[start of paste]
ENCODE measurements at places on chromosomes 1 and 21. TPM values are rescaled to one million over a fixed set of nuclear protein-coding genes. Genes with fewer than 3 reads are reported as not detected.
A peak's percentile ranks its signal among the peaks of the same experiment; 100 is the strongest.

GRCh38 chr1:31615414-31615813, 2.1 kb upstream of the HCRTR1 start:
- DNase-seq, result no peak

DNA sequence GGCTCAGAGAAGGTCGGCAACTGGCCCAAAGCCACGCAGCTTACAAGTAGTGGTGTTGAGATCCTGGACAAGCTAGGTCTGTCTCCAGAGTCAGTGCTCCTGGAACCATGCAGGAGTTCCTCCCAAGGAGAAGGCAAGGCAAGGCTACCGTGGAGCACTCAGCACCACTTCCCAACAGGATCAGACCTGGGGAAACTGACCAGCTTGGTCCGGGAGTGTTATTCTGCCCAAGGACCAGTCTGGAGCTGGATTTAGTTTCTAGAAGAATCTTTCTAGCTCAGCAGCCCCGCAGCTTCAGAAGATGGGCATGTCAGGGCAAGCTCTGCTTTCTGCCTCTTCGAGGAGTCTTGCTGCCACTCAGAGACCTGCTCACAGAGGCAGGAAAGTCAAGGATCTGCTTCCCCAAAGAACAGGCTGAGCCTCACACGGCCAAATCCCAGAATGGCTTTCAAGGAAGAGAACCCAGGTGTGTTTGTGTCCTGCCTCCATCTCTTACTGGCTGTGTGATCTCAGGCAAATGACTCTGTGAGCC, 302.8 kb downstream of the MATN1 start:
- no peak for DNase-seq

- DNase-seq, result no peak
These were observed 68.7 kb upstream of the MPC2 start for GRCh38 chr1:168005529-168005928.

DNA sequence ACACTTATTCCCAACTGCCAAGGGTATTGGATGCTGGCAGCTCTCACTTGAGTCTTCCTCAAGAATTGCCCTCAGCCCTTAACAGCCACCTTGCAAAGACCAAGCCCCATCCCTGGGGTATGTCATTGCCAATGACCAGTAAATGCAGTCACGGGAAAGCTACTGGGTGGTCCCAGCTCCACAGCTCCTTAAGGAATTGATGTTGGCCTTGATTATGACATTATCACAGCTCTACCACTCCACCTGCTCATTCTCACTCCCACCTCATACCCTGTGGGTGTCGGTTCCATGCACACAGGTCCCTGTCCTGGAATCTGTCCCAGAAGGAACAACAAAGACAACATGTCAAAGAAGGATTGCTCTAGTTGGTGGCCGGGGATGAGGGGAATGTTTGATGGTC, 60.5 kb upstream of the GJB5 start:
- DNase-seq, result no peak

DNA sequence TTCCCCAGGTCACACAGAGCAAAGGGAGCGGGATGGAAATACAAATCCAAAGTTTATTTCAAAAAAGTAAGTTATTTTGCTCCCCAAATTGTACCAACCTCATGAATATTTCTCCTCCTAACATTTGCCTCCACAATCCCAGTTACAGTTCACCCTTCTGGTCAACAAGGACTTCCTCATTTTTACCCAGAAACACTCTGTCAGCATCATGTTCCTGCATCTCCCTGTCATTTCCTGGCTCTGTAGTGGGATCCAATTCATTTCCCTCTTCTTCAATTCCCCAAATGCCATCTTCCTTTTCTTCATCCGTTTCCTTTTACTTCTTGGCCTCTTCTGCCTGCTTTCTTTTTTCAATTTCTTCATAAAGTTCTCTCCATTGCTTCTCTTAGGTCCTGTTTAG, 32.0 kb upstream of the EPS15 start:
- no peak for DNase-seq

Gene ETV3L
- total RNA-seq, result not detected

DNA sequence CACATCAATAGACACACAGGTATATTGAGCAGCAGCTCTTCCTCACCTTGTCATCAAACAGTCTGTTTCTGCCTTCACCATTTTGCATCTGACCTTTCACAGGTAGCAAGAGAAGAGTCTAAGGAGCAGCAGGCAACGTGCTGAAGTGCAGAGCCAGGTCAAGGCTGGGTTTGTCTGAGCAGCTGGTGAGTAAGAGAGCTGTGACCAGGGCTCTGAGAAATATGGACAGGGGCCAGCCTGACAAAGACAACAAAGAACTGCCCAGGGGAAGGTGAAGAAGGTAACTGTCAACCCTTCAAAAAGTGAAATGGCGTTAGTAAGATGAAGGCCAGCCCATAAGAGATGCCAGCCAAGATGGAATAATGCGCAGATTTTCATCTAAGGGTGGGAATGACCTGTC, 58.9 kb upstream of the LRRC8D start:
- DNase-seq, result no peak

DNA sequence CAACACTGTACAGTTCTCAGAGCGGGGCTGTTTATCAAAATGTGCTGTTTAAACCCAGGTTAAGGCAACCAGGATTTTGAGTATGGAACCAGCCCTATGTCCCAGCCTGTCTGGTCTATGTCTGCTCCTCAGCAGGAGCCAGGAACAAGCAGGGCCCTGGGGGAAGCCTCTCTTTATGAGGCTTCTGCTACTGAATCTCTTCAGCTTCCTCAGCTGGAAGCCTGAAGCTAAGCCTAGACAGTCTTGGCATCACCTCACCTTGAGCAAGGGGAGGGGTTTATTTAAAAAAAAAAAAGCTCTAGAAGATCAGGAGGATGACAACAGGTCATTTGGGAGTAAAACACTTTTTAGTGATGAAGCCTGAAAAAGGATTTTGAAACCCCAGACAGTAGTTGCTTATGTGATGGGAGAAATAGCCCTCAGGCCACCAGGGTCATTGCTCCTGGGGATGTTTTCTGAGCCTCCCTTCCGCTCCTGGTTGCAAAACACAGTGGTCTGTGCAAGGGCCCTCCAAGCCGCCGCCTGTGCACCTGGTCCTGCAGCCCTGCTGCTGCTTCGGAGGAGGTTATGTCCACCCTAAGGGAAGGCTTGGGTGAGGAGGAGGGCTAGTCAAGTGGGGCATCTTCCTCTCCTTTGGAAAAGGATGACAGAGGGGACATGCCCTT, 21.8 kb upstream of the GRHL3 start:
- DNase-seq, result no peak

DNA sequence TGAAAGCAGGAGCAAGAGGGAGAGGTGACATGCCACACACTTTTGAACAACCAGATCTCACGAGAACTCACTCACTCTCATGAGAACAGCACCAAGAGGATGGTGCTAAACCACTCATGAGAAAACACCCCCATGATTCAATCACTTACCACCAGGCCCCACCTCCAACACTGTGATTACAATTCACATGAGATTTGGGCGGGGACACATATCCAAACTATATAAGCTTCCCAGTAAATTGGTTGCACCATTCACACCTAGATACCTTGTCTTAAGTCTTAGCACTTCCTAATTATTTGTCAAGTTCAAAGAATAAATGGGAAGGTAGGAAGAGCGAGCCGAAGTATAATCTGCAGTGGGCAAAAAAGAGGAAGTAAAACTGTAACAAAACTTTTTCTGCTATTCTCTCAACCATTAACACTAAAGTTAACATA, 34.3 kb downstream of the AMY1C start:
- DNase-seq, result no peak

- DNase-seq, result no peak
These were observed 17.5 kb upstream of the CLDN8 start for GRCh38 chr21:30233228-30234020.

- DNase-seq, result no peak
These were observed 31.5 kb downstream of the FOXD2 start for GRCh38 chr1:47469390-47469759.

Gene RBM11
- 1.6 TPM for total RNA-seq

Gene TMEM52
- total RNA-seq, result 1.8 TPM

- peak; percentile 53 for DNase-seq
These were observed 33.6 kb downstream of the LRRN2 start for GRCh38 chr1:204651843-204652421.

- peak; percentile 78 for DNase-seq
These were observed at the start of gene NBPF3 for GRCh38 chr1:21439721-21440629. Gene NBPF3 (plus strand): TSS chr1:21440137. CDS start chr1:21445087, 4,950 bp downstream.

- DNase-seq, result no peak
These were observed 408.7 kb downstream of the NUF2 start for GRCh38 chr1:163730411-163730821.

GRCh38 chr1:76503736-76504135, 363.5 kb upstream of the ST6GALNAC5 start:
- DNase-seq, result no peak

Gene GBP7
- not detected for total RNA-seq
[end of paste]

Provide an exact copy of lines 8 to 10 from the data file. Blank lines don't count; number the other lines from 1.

These were observed 68.7 kb upstream of the MPC2 start for GRCh38 chr1:168005529-168005928.

DNA sequence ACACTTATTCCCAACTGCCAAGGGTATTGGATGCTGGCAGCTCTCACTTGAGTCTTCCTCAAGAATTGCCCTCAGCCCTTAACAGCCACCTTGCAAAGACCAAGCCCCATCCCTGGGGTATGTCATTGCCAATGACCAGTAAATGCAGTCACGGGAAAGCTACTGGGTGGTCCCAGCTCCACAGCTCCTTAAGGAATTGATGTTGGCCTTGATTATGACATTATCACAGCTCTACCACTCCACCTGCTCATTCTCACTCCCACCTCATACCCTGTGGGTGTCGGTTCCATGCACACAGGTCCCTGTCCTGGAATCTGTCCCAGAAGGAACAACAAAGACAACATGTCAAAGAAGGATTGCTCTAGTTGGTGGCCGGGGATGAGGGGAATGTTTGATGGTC, 60.5 kb upstream of the GJB5 start:
- DNase-seq, result no peak